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CENTRAL BANK OF MISSISSIPPI (NOW FIRST UNITED BANK) v. GRADY BUTLER

OCTOBER 07, 1987

CENTRAL BANK OF MISSISSIPPI (NOW FIRST UNITED BANK)
v.
GRADY BUTLER, JIMMY COKER, ROBBIE GAVIN, HERMAN HILL, DON JONES, BUSTER RUFFIN, CLURIE SHELBY, C. A. THIGPEN, STACY BURNHAM, LINDA BURNHAM AND PAUL RODGERS



EN BANC:

PRATHER, JUSTICE, FOR THE COURT:

Sellers of livestock filed suit against Central Bank of Mississippi alleging Central Bank had improperly set off trust funds properly belonging to the sellers. From a decision in the Chancery Court of Rankin County awarding sellers actual and punitive damages plus attorneys' fees, Central Bank of Mississippi appeals, assigning as error:

(1) The trial court erred in finding that Central Bank improperly set off funds from the account of Central Mississippi Livestock Exchange and in awarding actual damages of $57,916.

 (2) The trial court erred in failing to reduce

 appellee's award of actual damages by the amount of surety bond payments made to appellees and by recoupments received by certain appellees prior to filing suit.

 (3) The trial court erred in finding that the facts of the case and the law warrant the assessment of punitive damages and reasonable attorneys' fees against the appellant.

 (4) The chancery court erred in awarding excessive punitive damages against appellant.

 I.

 In March, 1983, Central Mississippi Livestock Exchange (CMLE), a Mississippi corporation, was an ongoing business in Bay Springs, Jasper County, Mississippi. CMLE had been conducting Wednesday livestock sales since October, 1980. The president, manager, and primary stockholder of CMLE was Wesley Hendry, who was also the primary stockholder of the Wesley Hendry Land & Cattle Co., Inc. The two corporations were distinct and separate.

 Also during March 1983, Central Bank of Mississippi (CBM) was a Mississippi banking corporation with its principal place of business in Brandon, Rankin County, Mississippi. CBM later became the Brandon branch of the First United Bank.

 CMLE maintained two checking accounts with CBM - a" general "account and a" custodial "account. CMLE, being subject to the Packers and Stockyards Act, 1921, *fn1 was required to maintain a custodial account pursuant to 9 C.F.R. 201.42 (1987), which describes payments for livestock as" trust funds. "Also maintained at CBM was a separate checking account for the Wesley Hendry Land and Cattle Company (Cattle Co.).

 During CMLE's business operations, through prior arrangement with the bank, it was permissible for CMLE to deposit sale proceeds into its general account, but pay sellers from the custodial account. Funds were regularly transferred by CBM from the general account to the custodial account to cover the custodial account checks. The requirements of the Federal Packers and Stockyards Act was the basis for this arrangement.

 Also during CMLE's business operations, CMLE was required to pay cattle sellers on sale day, but CMLE allowed buyers 72 hours to remit payment. As a result, CMLE's custodial account was often in overdraft. However, by oral agreement with the bank, CBM honored CMLE's checks until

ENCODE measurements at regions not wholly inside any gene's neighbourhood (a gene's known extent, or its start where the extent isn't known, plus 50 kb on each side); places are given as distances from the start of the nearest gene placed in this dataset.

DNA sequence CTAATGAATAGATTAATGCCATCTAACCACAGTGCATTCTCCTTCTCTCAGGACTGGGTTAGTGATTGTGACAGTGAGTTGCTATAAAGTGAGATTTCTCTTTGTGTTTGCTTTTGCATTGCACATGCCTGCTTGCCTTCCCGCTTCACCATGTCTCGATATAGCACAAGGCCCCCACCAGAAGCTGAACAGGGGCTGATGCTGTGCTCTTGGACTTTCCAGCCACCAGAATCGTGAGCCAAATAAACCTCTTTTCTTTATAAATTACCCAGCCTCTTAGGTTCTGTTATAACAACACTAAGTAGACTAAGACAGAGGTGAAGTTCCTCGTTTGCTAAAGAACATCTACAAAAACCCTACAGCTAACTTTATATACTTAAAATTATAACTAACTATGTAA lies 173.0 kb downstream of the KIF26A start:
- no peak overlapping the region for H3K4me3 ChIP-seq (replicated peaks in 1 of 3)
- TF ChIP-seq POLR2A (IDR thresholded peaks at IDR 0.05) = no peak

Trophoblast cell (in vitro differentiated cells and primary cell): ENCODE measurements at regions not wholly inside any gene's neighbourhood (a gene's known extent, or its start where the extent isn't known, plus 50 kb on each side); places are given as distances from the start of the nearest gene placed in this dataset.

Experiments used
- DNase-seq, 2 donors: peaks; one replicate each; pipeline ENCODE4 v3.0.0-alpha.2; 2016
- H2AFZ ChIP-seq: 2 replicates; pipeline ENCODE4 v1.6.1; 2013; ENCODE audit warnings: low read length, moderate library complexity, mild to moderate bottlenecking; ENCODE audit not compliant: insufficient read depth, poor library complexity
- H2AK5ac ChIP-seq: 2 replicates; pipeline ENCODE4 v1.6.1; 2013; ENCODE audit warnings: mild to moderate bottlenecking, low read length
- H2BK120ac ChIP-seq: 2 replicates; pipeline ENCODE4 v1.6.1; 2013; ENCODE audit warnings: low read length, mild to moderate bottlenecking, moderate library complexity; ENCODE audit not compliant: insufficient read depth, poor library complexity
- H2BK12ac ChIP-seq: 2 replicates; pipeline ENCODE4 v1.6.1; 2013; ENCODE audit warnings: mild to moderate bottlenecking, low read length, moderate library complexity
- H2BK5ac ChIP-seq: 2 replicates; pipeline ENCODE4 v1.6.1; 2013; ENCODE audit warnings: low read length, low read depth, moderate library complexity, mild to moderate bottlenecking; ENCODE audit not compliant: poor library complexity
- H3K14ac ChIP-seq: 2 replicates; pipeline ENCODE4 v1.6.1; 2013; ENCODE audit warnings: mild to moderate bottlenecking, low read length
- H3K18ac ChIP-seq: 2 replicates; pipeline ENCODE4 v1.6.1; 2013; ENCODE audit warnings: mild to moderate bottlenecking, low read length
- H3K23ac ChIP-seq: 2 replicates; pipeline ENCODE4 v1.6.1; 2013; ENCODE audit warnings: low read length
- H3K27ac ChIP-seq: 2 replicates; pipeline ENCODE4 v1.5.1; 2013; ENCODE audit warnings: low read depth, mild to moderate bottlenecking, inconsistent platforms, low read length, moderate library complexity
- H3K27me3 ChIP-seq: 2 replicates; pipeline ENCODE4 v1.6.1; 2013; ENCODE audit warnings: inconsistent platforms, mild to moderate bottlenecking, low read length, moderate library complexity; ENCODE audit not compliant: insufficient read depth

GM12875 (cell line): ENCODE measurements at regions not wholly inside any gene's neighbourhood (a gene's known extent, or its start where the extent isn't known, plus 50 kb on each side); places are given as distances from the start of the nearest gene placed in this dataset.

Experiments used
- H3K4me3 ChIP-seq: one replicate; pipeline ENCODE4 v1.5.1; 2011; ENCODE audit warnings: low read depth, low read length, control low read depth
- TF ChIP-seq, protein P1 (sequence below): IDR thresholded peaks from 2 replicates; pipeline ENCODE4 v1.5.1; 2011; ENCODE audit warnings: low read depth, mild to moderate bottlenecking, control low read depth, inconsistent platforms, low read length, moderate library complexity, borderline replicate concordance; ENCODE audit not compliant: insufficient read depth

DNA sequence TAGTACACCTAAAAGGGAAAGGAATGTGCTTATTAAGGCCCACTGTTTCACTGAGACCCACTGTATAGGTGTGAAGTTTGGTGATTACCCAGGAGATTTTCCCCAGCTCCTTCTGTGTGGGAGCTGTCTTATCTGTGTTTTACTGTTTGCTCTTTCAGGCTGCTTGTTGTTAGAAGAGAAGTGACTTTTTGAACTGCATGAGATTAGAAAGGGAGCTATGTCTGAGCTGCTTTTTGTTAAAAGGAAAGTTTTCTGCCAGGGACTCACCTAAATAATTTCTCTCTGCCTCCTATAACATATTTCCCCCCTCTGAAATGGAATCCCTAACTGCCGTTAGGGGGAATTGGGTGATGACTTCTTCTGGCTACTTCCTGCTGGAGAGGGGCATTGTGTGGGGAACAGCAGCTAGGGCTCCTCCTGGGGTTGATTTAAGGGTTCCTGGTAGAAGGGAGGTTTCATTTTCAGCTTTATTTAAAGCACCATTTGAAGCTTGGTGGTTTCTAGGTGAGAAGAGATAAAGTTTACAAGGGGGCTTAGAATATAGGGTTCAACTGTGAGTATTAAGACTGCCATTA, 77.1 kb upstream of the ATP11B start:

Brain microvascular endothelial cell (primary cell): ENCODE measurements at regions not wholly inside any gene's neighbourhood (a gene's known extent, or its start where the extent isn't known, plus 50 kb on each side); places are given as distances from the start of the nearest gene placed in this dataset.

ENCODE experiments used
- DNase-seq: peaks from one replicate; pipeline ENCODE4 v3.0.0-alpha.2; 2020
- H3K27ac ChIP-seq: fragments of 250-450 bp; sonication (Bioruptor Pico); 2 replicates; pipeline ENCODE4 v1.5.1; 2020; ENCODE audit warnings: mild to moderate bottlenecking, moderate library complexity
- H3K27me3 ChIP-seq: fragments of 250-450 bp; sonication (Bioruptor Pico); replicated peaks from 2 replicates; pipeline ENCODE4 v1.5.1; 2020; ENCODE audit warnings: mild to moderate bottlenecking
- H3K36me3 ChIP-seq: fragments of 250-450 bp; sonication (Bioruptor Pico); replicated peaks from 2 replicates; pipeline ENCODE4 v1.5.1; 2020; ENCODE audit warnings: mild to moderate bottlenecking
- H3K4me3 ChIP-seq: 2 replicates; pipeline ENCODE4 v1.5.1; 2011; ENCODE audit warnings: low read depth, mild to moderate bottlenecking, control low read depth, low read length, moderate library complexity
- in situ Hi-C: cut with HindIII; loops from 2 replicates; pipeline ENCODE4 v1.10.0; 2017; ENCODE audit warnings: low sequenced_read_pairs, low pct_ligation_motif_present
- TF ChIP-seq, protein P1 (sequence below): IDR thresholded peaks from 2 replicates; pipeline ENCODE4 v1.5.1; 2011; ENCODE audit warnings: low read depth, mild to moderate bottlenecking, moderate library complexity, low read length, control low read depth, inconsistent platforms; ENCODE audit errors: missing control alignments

funds were deposited into the general account and transferred to the custodial account. CBM, therefore, knew that under the federal act the payments for livestock were trust funds and were contained in the general account awaiting their transfer to the custodial account.

 On March 9, 1983, CMLE conducted sales in which the appellees were sellers. (Hereinafter" Sellers "). *fn2 Each seller was issued a check drawn on CMLE's custodial account on sale day. In addition, the proceeds of the sales, $125,747, were deposited into CMLE's custodial account. The Sellers' checks, totaling $57,916, were later dishonored.

 CMLE's $125,747 deposit was composed of checks, instead of cash. At the time of the deposit, CMLE's general account reflected the bookkeeping entry of the $125,747 deposit. Only after the deposited checks were honored by the banks on which they were drawn would the transfer be made to the custodial account.

 While the bank was waiting for the funds to be paid on the $125,747 deposit, it posted its own cashier's check against CMLE's general account, without authority of Wesley Hendry, and credited that sum to the Wesley Hendry Land and Cattle Company account to cover an overdraft there. Later the bank dishonored the checks written to the Sellers on the custodial account as" Drawn Against Uncollected Funds. "The money collected for livestock payments was then retained by the Bank for repayment of the funds it had paid in overdraft for the Cattle Company's account.

 The end result was that the money paid by livestock buyers for the Sellers' cattle was kept by the bank instead of remitted to the Sellers. The Bank asserts that their additional payment of an approximately $125,000 overdraft in the custodial account should offset any liability to these plaintiffs.

 Shortly afterward, CMLE was launched into involuntary bankruptcy. Eventually, the Sellers received approximately 37% of the face amount of their dishonored checks from CMLE's bonding company. The Sellers subsequently brought this suit.

 In the complaint, the Sellers alleged that CBM wrongfully used the trust funds in CMLE's general account to offset a debt owed the bank by Wesley Hendry Land & Cattle Company. The case was transferred from Circuit Court to the Chancery Court of Rankin County. The chancellor held that CBM had improperly transferred the ...


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